This isn’t a question of good or bad, right or wrong (though certainly there are questions of good and bad, right and wrong) but in this case – it’s really just a question of giving ourselves greater possibilities in life – when and if we can – to see a glimpse of light rather than to be drowning in darkness – to choose a road that goes up towards the sky rather than down into the dumps. Or even just to be kind to others, rather than grumpy.
Not always, but often, we have more of a choice than we might think – and pausing for a moment, looking around, and allowing the door to open to a brighter world gives us a greater ability to do some measure of good in life. (It’s also more fun and less miserable.) Sometimes we call it counting our blessings.
We’re not always a victim, we can be free agents with a choice. And being open to the possibility of seeing the door that leads to the light is a good start.
Weneg, also known as Uneg, was an Ancient Egyptian God first referenced during the Old Kingdom period (c. 2600 BCE). He was revered as a god of fertility, agriculture, and the renewal of life. The name Weneg translates to “the one who endures” or “the one who is firm,” and he was believed to hold […]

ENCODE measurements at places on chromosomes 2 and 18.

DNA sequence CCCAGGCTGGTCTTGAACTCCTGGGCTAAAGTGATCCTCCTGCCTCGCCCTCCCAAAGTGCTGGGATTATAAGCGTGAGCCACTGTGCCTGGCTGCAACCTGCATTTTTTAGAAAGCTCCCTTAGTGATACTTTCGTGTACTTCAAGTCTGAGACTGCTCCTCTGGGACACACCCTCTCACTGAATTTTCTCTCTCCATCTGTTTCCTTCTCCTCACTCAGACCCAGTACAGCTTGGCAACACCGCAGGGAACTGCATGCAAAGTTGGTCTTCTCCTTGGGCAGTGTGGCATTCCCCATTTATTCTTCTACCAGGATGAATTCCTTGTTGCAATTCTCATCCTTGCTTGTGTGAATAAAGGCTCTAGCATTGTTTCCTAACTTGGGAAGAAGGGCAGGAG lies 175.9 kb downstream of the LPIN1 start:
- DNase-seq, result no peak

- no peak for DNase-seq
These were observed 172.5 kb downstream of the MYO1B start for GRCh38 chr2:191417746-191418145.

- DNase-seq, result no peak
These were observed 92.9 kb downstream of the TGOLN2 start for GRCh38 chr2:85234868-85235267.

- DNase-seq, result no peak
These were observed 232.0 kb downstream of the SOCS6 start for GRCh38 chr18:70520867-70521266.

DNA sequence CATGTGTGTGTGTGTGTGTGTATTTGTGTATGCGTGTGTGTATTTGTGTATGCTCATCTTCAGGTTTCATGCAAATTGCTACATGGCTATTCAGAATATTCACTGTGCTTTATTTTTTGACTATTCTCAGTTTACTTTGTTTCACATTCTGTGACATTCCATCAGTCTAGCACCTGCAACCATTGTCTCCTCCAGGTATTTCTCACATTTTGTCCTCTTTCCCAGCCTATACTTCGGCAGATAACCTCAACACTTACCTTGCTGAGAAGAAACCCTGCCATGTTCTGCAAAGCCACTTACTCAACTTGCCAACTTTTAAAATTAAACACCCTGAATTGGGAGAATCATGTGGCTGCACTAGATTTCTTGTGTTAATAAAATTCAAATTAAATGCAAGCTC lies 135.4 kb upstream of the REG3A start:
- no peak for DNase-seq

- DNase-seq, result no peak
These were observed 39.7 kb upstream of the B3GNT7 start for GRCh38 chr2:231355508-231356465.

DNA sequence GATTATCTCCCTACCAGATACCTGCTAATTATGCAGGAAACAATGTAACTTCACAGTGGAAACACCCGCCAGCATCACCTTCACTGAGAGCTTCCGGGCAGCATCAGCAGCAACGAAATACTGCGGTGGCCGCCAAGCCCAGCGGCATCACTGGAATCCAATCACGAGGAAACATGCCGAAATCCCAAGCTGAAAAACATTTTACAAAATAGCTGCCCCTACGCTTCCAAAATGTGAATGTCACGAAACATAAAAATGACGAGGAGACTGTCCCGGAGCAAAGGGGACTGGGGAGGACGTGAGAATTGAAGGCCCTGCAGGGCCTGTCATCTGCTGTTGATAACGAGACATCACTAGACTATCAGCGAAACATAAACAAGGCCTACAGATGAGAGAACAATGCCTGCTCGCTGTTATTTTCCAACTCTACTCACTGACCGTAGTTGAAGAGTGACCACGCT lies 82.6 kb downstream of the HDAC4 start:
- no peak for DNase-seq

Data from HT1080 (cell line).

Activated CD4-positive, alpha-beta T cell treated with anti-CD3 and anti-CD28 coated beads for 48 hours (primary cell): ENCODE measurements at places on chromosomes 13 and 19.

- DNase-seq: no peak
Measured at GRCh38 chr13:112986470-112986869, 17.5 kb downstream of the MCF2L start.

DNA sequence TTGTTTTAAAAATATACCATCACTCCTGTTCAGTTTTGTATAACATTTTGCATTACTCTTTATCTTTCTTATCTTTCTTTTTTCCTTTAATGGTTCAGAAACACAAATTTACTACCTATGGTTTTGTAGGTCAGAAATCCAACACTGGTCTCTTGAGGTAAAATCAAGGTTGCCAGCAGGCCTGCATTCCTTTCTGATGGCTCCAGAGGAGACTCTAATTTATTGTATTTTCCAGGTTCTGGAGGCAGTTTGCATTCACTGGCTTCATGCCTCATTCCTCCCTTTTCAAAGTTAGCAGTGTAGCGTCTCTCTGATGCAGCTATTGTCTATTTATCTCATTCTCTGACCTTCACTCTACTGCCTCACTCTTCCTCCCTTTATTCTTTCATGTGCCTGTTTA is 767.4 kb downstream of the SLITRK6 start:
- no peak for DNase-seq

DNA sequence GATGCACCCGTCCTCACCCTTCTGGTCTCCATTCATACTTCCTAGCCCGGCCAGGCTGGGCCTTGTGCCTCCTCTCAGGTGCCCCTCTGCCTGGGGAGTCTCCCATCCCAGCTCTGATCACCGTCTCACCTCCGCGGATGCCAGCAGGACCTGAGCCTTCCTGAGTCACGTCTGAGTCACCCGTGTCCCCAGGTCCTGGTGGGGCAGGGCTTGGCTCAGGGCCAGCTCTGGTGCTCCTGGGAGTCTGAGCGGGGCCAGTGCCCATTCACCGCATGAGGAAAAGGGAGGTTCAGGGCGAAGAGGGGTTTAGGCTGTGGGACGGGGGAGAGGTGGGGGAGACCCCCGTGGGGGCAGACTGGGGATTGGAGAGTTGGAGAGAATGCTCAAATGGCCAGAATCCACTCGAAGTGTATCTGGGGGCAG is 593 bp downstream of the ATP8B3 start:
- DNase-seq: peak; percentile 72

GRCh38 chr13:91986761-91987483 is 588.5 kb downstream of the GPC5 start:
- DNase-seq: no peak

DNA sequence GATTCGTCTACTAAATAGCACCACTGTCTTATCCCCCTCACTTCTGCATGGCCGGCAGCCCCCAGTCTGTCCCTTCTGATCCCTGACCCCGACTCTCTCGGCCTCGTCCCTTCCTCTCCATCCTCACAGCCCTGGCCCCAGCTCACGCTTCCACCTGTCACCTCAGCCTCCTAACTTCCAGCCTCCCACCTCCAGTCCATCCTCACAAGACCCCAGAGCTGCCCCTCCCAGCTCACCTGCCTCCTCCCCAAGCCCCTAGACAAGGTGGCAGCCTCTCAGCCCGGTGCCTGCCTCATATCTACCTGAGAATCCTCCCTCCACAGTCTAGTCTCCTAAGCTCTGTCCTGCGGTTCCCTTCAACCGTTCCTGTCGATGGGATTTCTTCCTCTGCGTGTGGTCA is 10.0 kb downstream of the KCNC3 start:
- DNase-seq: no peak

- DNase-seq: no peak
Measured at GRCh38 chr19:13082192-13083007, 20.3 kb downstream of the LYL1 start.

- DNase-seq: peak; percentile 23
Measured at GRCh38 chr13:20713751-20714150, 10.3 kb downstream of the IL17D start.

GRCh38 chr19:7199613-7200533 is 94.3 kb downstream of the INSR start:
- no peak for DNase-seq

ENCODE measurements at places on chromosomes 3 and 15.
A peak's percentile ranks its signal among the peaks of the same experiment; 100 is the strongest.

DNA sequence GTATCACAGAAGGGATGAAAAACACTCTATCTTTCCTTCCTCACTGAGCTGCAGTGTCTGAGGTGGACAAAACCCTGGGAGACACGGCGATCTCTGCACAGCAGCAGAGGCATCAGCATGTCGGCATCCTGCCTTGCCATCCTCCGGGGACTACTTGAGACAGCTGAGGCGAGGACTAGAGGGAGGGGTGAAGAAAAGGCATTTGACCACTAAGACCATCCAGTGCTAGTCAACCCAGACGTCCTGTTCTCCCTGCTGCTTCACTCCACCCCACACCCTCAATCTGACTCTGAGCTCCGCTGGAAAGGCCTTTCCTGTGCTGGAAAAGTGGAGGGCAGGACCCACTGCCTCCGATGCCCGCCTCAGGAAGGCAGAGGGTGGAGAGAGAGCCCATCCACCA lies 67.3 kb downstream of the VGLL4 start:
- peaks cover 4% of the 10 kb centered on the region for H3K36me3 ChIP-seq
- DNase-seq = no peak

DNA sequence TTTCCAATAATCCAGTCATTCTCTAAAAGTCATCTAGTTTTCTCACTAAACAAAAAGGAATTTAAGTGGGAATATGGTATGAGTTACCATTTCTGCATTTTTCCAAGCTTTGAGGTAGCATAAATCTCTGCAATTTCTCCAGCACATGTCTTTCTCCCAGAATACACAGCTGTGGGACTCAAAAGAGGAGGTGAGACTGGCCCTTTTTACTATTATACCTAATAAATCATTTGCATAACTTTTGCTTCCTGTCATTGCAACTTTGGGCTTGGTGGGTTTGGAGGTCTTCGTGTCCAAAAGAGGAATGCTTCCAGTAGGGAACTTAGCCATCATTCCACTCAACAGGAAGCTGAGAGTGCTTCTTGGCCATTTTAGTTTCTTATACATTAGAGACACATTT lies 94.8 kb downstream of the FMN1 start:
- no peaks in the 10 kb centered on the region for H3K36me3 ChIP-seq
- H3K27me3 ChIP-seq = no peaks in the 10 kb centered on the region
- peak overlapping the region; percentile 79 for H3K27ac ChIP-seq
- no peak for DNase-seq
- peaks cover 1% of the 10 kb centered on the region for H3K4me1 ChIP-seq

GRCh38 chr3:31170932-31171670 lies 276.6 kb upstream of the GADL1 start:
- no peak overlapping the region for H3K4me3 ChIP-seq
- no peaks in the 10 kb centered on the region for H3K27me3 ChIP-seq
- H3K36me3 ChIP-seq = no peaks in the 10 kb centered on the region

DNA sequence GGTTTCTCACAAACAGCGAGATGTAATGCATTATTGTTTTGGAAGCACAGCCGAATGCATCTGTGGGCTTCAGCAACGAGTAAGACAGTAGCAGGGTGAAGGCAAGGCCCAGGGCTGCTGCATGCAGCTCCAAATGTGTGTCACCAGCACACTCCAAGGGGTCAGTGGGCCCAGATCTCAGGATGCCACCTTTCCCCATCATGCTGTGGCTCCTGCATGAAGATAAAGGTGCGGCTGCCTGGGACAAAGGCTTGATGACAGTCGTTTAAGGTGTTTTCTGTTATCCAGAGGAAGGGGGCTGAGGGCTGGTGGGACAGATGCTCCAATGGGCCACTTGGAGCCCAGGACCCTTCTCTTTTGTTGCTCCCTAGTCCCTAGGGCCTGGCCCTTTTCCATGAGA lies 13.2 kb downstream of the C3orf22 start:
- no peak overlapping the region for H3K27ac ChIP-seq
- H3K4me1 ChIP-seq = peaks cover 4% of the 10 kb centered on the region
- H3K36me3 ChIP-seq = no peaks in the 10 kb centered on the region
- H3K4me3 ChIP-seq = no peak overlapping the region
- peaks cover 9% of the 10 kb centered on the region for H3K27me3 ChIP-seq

Sleet falls in a sharp angle across the sky. The ground in just a few moments is covered in white – white that highlights the deep shadows of mystery within the waving sage brush.
The sleet turns to snow and rain. There is thunder too, deep, far away. Huge snowflakes billow down. The sage brush bounces, buffeted by the wind. This is the beauty of the universe.
If I were outside repairing the electric lines, or even just trying to get my car going — I would be saying, “Oh, what nasty weather!”
Somewhere the electricity repair person is hard at work, and for him or her, it is truly very nasty weather.
Inside, I am grateful for electricity and warmth and for the freedom to watch the beauty of the earth – where all is One – the falling snow, the rhythm of the seasons. And all is eternity – each snowflake and the ravens that fly bravely in the wind.